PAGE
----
The moderator reviewed atherosensitive species including rabbits, guinea pigs, birds, and pigs, as well as atheroresistant species  - dogs, cats, cattle, goats, and unmanipulated mice/rats. In psittacines, the disease disease is common in Amazons, African greys, cockatiels and Quaker parrotss.  The participants also discussed the response to injury (endothelial damage and the generation f a procoagulative and proinflammatory state) versus the response to retention theory (binding of LDL’s by arterial extracellular matrix and promotion of further endothelial damage and recruitment of additional lipids and leukocytes) in atherogenesis.  The moderator also reviewed the currently published grading system for atherosclerosis in psittacines.6 


  1. Anderson JL, Ashwell CM, Smith SC, et al. Atherosclerosis-susceptible and atherosclerosis-resistant pigeon aortic cells express different genes in vivo. Poultry Science. 2013;92(10):2668-80. doi: 10.3382/ps.2013-03306.
  2. Beaufrère H. Atherosclerosis: Comparative Pathogenesis, Lipoprotein Metabolism, and Avian and Exotic Companion Mammal Models. Journal of Exotic Pet Medicine. 2013;22(4):320-35. doi: 10.1053/j.jepm.2013.10.016.
  3. Beaufrère H. Avian Atherosclerosis: Parrots and Beyond. Journal of Exotic Pet Medicine. 2013;22(4):336-47. doi: 10.1053/j.jepm.2013.10.015.
  4. Beaufrère H, Ammersbach M, Reavill DR, et al. Prevalence of and risk factors associated with atherosclerosis in psittacine birds. Journal of the American Veterinary Medical Association. 2013;242(12):1696-704. doi: 10.2460/javma.242.12.1696.
  5. Beaufrere H, Nevarez JG, Holder K, et al. Characterization and classification of psittacine atherosclerotic lesions by histopathology, digital image analysis, transmission and scanning electron microscopy. Avian pathology : Journal of the WVPA. 2011;40(5):531-44. doi: 10.1080/03079457.2011.607427. PubMed PMID: 21879992.
  6. Beaufrere H, Nevarez JG, Wakamatsu N, et al. Experimental diet-induced atherosclerosis in Quaker parrots (Myiopsitta monachus). Veterinary pathology. 2013;50(6):1116-26. doi: 10.1177/0300985813488958. PubMed PMID: 23696447.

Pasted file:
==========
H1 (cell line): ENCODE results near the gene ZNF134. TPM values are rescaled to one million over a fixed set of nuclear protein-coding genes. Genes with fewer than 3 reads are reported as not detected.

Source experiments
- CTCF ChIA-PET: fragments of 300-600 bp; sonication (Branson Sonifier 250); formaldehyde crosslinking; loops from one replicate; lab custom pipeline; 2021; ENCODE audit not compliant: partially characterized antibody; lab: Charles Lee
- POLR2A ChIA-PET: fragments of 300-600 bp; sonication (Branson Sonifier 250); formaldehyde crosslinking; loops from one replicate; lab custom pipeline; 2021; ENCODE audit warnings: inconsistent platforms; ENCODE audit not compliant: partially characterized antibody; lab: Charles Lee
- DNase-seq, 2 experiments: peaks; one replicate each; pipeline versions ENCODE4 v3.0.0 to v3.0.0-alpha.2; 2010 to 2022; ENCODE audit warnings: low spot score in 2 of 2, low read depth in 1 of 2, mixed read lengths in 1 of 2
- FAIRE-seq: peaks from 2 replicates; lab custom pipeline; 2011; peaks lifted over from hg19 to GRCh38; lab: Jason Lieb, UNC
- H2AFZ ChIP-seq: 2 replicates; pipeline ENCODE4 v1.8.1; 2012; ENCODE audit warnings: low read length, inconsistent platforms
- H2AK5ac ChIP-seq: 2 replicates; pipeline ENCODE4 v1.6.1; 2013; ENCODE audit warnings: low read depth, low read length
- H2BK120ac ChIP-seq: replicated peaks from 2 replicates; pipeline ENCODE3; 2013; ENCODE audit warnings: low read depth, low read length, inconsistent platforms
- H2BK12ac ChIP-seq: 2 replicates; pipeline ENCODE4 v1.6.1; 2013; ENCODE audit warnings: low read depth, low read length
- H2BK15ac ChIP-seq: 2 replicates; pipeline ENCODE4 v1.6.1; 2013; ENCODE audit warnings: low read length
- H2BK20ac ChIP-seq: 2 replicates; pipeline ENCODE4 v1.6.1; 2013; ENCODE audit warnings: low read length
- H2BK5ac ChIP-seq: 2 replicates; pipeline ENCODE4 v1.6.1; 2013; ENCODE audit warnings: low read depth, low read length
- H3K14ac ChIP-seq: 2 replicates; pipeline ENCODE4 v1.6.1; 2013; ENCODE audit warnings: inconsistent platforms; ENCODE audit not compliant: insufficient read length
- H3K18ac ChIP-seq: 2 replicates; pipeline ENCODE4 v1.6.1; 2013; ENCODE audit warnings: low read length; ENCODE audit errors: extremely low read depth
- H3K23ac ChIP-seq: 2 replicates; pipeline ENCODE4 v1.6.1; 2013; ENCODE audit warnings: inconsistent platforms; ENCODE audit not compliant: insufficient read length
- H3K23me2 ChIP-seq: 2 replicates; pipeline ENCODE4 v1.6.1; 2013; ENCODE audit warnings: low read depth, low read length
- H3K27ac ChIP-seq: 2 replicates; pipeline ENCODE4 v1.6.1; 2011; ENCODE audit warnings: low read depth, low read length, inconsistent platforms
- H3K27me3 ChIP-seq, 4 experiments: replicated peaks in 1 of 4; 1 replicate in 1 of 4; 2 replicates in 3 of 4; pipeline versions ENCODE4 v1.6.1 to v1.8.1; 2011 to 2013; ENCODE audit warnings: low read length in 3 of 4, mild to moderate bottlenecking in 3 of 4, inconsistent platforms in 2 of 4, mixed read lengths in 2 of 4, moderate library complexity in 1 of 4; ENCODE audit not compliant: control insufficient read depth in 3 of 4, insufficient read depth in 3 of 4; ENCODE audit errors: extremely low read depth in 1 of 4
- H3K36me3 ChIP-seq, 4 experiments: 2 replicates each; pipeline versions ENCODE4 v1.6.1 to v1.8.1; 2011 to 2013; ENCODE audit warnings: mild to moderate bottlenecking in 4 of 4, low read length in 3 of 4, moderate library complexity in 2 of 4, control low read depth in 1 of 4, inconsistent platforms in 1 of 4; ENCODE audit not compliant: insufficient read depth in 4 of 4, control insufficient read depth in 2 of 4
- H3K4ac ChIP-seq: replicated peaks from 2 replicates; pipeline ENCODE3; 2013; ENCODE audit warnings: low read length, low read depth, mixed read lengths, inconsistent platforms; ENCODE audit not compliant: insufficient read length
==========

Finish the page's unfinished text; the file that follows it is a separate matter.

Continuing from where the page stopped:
7. Lopes J, Adiguzel E, Gu S, et al. Type VIII collagen mediates vessel wall remodeling after arterial injury and fibrous cap formation in atherosclerosis. Am J Pathol. 2013;182(6):2241-53. doi: 10.1016/j.ajpath.2013.02.011. PubMed PMID: 23567639; PubMed Central PMCID: PMC3668035.
  8. Lowenstine LJ, McManamon R, Terio KA. Comparative pathology of aging great apes:  bonobos, chimpanzees, gorillas, and orangutans.  Vet Pathol  2016: 53(2): 250-256.
  9. Lu R, Yuan T, Wang Y, Zhang T, Yuan U, Wu D, Zhow M, He Z, lu Y, Chen YU, Fan J, Liang J, Cheng Y. Spontaneous severe hypercholesterolemia and atherosclerosis lesions in rabits with deficiency of low-density lipoprotein receptor (LDLR0 on exon 7.  Ebiomedicine 36(2018) 29-38.
  10. Ludvigsen TP, Kirk KE, Christofferssen BO, Pedersen HD, Martinussen T, Kildegard JU, Heegaard PMH, Lykkesfeldt J, Olsen LH. Gotten miniid model of diet-induced atherosclerosis:  influence of mild streptozotocin-induced diabretes on lesion severity and markers of inflmmation evaluated in obese, obese and diabetic, and lean control animals.  J Translat Med' 2015; 13:312-324.
  11. Pilny AA, Quesenberry KE, Bartick-Sedrish TE, Latimer KS, Berghaus RD. Evaluation of Chlamydophila psittaci infection and other risk factors for atherosclerosis in pet psittacine birds. JAVMA. 2012;240(12):1474-80.

Click the slide to view.

1-1. Presentation, parrot.

1-2. Heart and great arteries, parrot

1-3. Liver.

1-4. Muscular artery, parrot.

1-5. Muscular artery, parrot.

1-5. Liver.

1-7. Liver.

Back | VP Home | Contact Us |